Rendelsham educator win scholarship

SCHOLARSHIP GRANTED: Rendelsham preschool teacher Sally Gower has received a scholarship to participate in the five-day Reggio Emilia Australia Information Exchange’s Context for Coherent Pedagogy. Ms Gower is just one of six educators across the country selected as a scholarship recipient.

By Raquel Mustillo

RENDELSHAM educator Sally Gower has been selected as one of just six scholarship recipients across Australia to participate in a professional learning program in Melbourne.

Ms Gower will travel to Victoria to participate in the Reggio Emilia Australia Information Exchange’s Context for Coherent Pedagogy to strengthen her knowledge of the educational project of Reggio Emilia in an Australian context.

The five-day program has been developed for experienced educators, teachers and leaders who have been working with the principles of the Italian-based philosophy and aims to deepen their understanding through ongoing participation.

The Reggio Emilia approach is an educational philosophy focused on preschool and primary education which supports a student-centred and self-guided curriculum allowing children to express themselves in different ways as they develop their personality.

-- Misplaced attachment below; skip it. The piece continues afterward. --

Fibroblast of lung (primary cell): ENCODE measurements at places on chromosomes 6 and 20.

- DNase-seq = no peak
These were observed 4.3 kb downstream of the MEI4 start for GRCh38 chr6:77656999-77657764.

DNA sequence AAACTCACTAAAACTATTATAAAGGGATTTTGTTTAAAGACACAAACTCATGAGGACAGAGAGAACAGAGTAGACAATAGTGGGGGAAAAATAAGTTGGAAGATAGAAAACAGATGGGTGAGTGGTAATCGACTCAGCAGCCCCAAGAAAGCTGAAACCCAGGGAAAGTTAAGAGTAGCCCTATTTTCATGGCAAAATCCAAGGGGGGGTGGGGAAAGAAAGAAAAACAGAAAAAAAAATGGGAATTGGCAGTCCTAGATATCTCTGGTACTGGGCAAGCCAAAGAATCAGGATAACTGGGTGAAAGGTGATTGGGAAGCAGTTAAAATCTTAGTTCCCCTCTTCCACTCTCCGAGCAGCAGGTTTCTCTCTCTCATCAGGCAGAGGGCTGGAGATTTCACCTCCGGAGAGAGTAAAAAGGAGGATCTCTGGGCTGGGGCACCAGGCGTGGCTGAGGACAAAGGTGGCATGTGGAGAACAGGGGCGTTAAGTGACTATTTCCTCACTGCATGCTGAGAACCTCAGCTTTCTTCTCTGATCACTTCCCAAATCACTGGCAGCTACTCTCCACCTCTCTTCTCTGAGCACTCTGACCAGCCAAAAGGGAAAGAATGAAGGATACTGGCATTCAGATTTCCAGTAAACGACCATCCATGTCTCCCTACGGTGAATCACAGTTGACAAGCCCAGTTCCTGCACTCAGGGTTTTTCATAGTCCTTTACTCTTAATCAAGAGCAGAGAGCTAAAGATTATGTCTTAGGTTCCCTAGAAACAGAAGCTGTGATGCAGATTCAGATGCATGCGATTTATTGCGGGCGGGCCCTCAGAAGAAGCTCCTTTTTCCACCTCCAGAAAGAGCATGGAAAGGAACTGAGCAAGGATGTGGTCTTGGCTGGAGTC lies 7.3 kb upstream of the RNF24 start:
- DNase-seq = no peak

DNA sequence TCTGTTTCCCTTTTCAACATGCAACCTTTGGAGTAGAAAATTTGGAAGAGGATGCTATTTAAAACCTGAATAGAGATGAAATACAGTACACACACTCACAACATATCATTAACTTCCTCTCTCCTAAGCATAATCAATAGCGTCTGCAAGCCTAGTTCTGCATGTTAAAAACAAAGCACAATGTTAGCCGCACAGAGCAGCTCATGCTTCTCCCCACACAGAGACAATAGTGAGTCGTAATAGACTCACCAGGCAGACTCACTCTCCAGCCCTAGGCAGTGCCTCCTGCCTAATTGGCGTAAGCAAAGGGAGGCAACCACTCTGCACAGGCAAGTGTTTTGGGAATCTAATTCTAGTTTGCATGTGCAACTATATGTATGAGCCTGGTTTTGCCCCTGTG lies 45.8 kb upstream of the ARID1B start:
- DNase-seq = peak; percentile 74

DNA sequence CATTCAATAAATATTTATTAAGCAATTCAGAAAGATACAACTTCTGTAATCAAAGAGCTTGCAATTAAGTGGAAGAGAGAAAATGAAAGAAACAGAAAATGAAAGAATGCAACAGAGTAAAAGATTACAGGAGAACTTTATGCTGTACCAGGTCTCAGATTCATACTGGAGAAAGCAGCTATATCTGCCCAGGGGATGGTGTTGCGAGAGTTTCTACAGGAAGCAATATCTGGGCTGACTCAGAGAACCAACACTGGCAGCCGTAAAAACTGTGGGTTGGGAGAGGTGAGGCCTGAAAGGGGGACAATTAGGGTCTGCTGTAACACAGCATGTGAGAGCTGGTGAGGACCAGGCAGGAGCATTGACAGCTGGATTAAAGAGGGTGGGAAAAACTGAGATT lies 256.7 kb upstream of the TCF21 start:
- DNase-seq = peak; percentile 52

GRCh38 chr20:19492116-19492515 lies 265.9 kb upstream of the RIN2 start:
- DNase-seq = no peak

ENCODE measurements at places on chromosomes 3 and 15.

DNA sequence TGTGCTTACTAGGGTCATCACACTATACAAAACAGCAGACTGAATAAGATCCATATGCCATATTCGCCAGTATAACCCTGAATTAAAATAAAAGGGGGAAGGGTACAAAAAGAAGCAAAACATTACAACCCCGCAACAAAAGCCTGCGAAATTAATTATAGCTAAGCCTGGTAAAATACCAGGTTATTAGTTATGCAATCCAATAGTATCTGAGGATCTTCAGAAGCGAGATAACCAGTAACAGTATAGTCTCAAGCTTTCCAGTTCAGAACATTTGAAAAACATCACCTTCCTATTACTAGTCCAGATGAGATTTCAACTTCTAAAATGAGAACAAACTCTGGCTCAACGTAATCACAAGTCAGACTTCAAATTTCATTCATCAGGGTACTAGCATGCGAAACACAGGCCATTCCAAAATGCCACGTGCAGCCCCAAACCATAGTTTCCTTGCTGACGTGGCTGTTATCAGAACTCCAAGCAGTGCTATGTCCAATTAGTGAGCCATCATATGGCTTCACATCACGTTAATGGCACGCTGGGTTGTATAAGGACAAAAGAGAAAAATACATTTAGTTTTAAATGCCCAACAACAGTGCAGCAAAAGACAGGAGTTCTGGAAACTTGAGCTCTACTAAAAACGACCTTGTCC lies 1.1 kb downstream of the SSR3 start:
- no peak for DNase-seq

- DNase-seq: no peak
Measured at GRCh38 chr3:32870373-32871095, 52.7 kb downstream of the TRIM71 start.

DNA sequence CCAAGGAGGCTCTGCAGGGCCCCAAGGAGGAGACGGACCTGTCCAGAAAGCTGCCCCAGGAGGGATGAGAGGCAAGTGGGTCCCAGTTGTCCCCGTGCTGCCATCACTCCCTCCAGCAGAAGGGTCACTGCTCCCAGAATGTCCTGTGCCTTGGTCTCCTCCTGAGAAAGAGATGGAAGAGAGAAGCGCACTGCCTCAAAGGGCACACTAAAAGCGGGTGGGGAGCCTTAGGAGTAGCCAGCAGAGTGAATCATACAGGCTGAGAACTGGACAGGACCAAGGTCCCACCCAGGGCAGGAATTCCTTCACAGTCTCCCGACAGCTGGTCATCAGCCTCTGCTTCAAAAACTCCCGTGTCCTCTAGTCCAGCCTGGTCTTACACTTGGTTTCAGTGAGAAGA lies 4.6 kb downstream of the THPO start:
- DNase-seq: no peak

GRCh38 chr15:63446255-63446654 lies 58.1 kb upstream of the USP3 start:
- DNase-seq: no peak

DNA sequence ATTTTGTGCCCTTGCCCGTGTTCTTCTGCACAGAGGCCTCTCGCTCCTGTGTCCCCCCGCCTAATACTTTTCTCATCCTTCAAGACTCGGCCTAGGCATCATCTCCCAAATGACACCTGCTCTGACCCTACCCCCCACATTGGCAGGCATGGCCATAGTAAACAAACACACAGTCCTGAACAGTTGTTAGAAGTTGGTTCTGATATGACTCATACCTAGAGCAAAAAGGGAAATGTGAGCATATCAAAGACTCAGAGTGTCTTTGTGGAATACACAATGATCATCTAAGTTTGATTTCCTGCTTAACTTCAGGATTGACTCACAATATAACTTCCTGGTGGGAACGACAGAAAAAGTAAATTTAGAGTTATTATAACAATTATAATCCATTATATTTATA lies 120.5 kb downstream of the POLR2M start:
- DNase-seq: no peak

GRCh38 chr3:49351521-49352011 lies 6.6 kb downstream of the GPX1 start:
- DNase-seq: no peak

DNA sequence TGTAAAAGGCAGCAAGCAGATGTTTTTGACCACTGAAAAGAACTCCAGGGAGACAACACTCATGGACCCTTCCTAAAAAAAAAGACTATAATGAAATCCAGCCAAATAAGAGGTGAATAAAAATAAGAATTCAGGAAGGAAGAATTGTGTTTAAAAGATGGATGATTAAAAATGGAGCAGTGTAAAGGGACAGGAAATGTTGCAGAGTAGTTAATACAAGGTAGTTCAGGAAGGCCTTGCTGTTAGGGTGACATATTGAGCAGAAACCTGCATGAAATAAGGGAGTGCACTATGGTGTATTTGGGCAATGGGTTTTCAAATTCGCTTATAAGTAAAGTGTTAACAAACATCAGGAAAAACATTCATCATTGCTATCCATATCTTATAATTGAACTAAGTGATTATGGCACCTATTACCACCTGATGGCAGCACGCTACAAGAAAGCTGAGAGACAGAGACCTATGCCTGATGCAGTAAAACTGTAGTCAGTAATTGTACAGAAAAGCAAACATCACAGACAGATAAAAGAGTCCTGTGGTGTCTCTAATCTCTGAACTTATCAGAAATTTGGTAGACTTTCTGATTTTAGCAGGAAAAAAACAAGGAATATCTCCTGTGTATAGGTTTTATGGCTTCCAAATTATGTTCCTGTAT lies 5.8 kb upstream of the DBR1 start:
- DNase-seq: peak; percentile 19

“The educators in Reggio Emilia in Italy are very good at putting provocations out to provoke the thinking which is very intentional and very much led by the child,” Ms Gower said.

“This project will be very interesting because in Australia we are very much guided by the Australian curriculum so this will be interesting to see how we use the principles of Reggio within the Australian curriculum.

“In the early years, we use the early years learning framework so this program will look at how does that inspire you to change your thinking within the Australian environment.”

Under the approach, children are viewed as capable and valuable members of the community and are encouraged to explore, question and interpret the world during the first five years of life.

Rather than simply instructing children, the teacher is viewed as collaborating with students, planning activities based on each child’s interest rather than assigning an activity and observing.

“A lot of people look at children and think their cup is half full and we as teachers need to fill that cup,” Ms Gower said.

“But children already come with a full cup, they are already full of knowledge, wonder and curiosity and we need to think how do we as educators develop that natural curiosity of thought and allow them to have a voice and learn from that.

“The program will be an opportunity for me to work with like-minded educators and to be challenged, which I think is important because I feel as if I have so much to learn from the principles and other participants.”

Ms Gower will travel to Melbourne in March and May for the face-to-face component of the program and will undertake a one day online course including context, interconnected principles and ethics, rights and principles.